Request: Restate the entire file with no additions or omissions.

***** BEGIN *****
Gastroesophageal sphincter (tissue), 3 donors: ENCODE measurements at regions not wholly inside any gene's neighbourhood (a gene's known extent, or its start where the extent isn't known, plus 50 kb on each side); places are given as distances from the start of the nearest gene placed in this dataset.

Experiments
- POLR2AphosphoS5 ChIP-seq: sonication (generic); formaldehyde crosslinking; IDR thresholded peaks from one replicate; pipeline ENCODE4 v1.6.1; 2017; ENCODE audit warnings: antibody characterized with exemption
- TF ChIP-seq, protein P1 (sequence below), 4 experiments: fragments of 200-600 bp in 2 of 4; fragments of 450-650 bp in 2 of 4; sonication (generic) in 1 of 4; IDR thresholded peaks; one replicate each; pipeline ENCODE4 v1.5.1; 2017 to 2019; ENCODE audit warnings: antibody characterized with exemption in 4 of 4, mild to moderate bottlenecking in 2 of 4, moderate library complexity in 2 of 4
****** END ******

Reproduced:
Gastroesophageal sphincter (tissue), 3 donors: ENCODE measurements at regions not wholly inside any gene's neighbourhood (a gene's known extent, or its start where the extent isn't known, plus 50 kb on each side); places are given as distances from the start of the nearest gene placed in this dataset.

Experiments
- POLR2AphosphoS5 ChIP-seq: sonication (generic); formaldehyde crosslinking; IDR thresholded peaks from one replicate; pipeline ENCODE4 v1.6.1; 2017; ENCODE audit warnings: antibody characterized with exemption
- TF ChIP-seq, protein P1 (sequence below), 4 experiments: fragments of 200-600 bp in 2 of 4; fragments of 450-650 bp in 2 of 4; sonication (generic) in 1 of 4; IDR thresholded peaks; one replicate each; pipeline ENCODE4 v1.5.1; 2017 to 2019; ENCODE audit warnings: antibody characterized with exemption in 4 of 4, mild to moderate bottlenecking in 2 of 4, moderate library complexity in 2 of 4